Project description:<h4>Introduction</h4>Rupatadine is a marketed second generation antihistamine, with anti-PAF activity, indicated for symptomatic treatment of allergic rhinitis and urticaria. This study was conducted to evaluate the pharmacokinetics (PK), pharmacodynamics (PD), safety and tolerability of rupatadine in healthy Japanese subjects after single and multiple oral doses.<h4>Methods</h4>In this randomised, double-blind, placebo-controlled study, 27 male and female healthy Japanese subjects were administered single and multiple escalating rupatadine dose of 10, 20 and 40 mg or placebo. Blood samples were collected at different time points for PK measurements and subjects were assessed for safety and tolerability. The effect of rupatadine on cognitive functioning was evaluated by means of computerized cognitive tests: rapid visual information processing (RVP), reaction time (RT), spatial working memory (SWM) and visual analogue scales (VAS).<h4>Results</h4>Exposure to rupatadine as measured by Cmax and AUC was found to increase in a dose dependent manner over the dose range of 10-40 mg for both single and multiple dose administration. The safety assessments showed that all treatment related side effects were of mild intensity and there were no serious adverse events (SAEs) or withdrawals due to treatment-emergent adverse events (TEAEs) in this study. The therapeutic dose of rupatadine did not show any CNS impairment in any of the cognitive tests.<h4>Conclusions</h4>This study demonstrated that rupatadine is safe and well tolerated by Japanese healthy subjects. The PK-PD profile confirmed previous experience with rupatadine.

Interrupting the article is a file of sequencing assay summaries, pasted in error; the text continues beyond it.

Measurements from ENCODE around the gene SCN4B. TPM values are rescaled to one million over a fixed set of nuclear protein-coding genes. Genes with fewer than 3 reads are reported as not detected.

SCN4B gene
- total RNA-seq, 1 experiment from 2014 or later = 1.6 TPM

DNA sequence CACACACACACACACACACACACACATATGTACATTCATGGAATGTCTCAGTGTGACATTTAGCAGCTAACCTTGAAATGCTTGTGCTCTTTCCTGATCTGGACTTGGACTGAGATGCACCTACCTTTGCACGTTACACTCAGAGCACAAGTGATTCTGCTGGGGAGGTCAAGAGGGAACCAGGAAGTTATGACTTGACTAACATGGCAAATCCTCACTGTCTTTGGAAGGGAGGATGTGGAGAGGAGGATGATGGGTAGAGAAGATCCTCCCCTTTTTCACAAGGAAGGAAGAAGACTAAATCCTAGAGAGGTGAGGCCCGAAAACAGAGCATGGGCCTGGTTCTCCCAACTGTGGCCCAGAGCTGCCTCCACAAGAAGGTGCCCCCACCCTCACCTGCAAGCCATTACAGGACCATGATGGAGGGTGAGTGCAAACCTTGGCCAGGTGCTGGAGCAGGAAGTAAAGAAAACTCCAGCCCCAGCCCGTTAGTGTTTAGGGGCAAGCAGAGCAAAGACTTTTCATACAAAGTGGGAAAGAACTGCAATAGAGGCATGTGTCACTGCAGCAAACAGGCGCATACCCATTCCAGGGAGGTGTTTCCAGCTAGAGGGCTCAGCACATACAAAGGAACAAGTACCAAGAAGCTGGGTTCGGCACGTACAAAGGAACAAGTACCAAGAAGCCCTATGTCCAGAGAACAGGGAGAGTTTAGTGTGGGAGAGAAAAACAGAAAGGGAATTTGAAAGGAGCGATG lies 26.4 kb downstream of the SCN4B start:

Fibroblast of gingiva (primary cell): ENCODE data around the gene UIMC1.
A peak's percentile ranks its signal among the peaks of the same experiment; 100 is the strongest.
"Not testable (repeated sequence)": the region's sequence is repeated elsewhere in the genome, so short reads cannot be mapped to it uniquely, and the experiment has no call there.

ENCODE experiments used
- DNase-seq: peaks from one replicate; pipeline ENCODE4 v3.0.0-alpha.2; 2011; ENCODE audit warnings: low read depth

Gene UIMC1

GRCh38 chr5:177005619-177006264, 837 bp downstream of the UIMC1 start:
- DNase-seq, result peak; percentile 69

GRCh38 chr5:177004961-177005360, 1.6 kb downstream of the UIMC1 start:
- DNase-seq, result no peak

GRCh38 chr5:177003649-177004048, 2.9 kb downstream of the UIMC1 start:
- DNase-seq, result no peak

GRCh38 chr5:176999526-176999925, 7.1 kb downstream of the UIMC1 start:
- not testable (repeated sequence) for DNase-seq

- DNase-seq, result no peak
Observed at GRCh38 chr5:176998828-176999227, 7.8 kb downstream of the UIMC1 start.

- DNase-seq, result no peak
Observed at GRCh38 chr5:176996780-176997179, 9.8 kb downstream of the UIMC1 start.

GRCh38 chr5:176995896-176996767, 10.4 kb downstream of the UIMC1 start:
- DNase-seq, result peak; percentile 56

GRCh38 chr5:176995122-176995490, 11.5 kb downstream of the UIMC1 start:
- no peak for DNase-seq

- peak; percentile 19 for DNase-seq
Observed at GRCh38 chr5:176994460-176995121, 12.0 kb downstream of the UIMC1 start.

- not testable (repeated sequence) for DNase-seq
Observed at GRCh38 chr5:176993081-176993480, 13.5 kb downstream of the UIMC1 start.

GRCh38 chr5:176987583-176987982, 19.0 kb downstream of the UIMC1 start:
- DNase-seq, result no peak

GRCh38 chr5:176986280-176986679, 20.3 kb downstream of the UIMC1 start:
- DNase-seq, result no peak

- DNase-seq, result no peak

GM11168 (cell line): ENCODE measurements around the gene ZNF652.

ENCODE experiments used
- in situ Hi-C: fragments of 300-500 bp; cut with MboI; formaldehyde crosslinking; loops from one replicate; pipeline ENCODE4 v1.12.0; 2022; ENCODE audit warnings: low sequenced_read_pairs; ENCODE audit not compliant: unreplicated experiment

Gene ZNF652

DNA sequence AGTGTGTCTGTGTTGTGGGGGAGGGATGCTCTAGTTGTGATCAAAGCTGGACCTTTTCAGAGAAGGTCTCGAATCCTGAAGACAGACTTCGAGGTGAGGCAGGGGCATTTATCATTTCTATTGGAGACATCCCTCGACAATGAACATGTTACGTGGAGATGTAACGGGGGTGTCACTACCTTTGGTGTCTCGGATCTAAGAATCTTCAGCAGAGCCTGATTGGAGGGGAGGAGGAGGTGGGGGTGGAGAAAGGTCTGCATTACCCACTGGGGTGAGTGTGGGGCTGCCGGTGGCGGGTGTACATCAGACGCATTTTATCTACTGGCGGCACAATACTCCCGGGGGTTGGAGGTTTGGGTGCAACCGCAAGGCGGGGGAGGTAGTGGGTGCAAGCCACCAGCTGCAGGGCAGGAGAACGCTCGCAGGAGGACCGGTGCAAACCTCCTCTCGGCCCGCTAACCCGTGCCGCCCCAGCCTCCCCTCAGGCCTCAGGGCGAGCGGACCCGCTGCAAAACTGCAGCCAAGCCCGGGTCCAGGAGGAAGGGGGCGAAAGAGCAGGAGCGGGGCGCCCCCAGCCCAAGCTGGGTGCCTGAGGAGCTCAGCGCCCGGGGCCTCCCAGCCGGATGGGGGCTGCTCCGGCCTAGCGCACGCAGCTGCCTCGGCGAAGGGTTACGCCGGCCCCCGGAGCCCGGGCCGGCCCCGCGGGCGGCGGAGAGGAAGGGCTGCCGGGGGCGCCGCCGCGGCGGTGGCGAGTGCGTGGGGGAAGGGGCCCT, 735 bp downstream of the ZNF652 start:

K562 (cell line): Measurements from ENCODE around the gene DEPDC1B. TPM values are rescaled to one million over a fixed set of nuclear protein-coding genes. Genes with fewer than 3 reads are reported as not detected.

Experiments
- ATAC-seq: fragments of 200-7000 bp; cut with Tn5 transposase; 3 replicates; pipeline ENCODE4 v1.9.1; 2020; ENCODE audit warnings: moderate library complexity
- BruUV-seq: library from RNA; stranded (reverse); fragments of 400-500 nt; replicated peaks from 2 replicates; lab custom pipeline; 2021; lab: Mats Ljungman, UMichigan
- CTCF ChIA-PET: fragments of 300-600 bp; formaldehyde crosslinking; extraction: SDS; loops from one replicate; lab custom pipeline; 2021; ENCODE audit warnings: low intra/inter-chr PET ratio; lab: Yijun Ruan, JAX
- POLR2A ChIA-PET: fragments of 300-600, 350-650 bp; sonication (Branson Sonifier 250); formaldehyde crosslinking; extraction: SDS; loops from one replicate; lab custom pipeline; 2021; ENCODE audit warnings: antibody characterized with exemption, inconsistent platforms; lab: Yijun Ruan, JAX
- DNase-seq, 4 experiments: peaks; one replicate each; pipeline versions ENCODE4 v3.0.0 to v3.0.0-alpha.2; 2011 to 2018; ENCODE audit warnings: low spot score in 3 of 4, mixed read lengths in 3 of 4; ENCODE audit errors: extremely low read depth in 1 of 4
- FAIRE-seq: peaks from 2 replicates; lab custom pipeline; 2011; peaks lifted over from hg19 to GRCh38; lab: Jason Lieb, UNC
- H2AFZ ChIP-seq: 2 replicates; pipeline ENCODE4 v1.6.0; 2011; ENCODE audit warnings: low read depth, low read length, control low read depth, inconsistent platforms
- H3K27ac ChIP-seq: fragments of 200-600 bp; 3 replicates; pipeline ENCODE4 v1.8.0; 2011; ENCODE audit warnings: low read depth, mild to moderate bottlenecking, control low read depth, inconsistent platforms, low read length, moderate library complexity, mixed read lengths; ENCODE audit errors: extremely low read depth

Project description:Knowledge of adult dengue virus (DENV) infection from Hanoi, Vietnam, is limited. In 2008, we prospectively studied 143 (77 male) confirmed (nonstructural 1 antigen enzyme-linked immunosorbent assay [ELISA], DENV polymerase chain reaction, paired serology) adult dengue patients of median age 23.5 (range 16-72) years. They were admitted to the National Hospital for Tropical Diseases, Hanoi, on median illness day (D) 5 (range 1-8). By D8, 141 (98.6%) were afebrile. Platelet counts and hematocrit (median, interquartile range [IQR]) nadired and peaked on D5 and D4, respectively: 40,000/?L (10,000-109,000/?L), 43.4% (34.9-49.7%). Four (2.8%) patients had severe dengue: 1) D10 shock (N = 1) and 2) aspartate aminotransferase (AST) ? 1,000 IU/L (N = 3, D5 and D7). Of 143 patients, 118 (82.5%) had ? 1 warning sign (World Health Organization [WHO] 2009 criteria): mucosal bleeding 66/143 (46.1%), soft tissue edema 54/143 (37.7%), and ultrasound detected plasma leakage (pleural effusions/ascites) 30/129 (23.25%). 138 (96.5%) patients received intravenous (IV) fluids: 3 L (IQR: 0.5-8.5 L). Most patients had non-severe dengue with warning signs. High rates of edema and plasma leakage may be explained partly by liberal use of IV fluids. Studies are needed on optimizing fluid management in non-severe adult dengue.